When I first found out I was going to lunch at the Four Seasons, I was pretty excited but soon realized that despite growing up in New York City, I really knew nothing about this storied institution except that it has very special chain mail window shades.
According to Wikipedia, The Four Seasons which opened in 1959, is credited with introducing the idea of seasonally-changing menus to the US and was the first destination restaurant to print its menus in English. It was also the first US restaurant (outside of California) to serve American wine.
That’s all cool, but what I wanted to know is–do they have a commitment to excellent desserts? A quick check on their pastry chef put that concern to rest. Executive Pastry Chef Chris Broberg, has quite a resume including Best Pastry Chef in America in 1999 and 2000 from Pastry Art & Design Magazine.
After a superb savory meal I made an error in judgement with my party by overselling the virtues of souffles. Why was this a mistake? Well, it resulted in four of my six dining companions ordering the souffle, (the other two ordered the key lime pie) meaning I would only be able to taste two* desserts! You would think I would know better.
Thankfully, two people ordered the cookies and cream souffle instead of the chocolate, adding a little diversity to the mix. Also at the end of the service the Four Seasons serves all their tables a giant pink cloud of cotton candy with delicious house-made banana ice cream underneath. It’s not very practical to eat but it is very memorable.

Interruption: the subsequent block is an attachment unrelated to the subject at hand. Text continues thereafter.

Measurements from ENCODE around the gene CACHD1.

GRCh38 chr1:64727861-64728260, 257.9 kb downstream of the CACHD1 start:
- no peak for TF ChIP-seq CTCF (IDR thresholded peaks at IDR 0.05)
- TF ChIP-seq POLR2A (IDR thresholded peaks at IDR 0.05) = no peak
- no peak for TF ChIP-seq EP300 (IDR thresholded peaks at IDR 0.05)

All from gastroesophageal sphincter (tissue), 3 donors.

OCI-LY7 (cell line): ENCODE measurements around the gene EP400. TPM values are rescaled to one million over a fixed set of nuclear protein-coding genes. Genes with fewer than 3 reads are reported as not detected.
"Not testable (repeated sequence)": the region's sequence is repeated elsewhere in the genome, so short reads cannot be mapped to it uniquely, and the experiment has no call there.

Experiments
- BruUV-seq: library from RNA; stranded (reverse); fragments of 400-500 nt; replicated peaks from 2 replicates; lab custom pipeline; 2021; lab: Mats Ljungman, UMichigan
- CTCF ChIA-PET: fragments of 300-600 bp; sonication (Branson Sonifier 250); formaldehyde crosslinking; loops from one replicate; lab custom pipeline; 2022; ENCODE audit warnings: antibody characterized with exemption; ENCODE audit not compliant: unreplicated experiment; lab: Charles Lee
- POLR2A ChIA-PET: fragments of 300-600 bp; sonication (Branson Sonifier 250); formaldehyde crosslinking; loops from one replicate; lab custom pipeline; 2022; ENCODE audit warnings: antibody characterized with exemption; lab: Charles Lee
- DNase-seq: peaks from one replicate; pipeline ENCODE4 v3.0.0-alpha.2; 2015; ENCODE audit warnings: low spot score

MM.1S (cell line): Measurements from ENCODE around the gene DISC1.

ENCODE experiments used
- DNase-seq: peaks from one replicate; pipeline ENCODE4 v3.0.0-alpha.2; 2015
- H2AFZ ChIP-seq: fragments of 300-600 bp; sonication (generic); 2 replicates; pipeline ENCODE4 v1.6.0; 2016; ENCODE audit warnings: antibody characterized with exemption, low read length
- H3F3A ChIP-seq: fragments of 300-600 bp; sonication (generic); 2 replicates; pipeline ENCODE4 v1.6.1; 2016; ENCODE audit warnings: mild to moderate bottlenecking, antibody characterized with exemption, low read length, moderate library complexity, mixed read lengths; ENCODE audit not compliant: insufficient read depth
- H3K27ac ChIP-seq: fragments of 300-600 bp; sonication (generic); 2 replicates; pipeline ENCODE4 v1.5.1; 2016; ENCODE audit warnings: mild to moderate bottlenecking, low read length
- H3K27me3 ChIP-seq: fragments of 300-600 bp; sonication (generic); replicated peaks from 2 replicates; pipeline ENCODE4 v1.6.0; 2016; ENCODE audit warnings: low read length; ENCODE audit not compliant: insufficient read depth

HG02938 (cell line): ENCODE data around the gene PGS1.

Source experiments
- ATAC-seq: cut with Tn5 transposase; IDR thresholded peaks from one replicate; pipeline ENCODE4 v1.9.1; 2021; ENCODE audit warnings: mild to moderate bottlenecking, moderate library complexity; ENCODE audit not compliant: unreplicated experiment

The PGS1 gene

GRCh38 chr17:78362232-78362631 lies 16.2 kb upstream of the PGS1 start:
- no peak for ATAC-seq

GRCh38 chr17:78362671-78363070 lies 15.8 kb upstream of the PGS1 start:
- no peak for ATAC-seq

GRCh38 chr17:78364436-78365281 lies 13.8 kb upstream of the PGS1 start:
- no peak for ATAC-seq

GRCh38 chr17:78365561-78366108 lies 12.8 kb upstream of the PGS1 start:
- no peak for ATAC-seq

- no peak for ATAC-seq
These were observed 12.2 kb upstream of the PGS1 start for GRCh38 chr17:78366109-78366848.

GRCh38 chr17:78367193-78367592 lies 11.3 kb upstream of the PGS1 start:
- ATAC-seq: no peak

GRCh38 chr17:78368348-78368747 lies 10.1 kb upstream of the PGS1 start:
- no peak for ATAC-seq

The Caramelized Key Lime Pie with chocolate cookie crust was as delicious and refined a dessert as you are going to taste anywhere. It was very tart and low in sweetness. The powerful, tart lime flavor reminded me of Karen DiMasco’s off-the-hook lemon tart from Locanda Verde. The crust added a great bit of texture. It wasn’t just the usual super-sweet, super-buttery cookie-crumb crust. Instead, the crust actually tasted like chocolate cookie.
The souffles came to the table piping hot and the waiters poured molten chocolate sauce into them. The body of the souffle wasn’t very dark but the poured chocolate was. Like the Key Lime pie, the souffles were’t too sweet. The cookies and cream souffle was slightly sweeter and tasted surprising different from the chocolate. It made me think of the inside of an Oreo. The best barometer of the quality of the souffle was the long silence that decended on our table when everyone was devouring them.
My only regret was not being able to try more of Chef Broberg’s menu. Some of our other options included: elderflower and strawberry napoleon with citrus gelee, rhubarb and vanilla tapioca parfait and a mustard seed roasted pineapple with macadamia ice cream. See the entire dessert menu here.
The Four Seasons is located on 99 East 52 Street in the Seagram Building.
For more recent reviews of high-end desserts from “fancy-pants” restaurants see below:
Le Bernardin (Michael Lasikonis)
Daniel (Dominque Ansel)
Dovetail (Michal Shelkowitz)
Quattro (Antonio Bachour)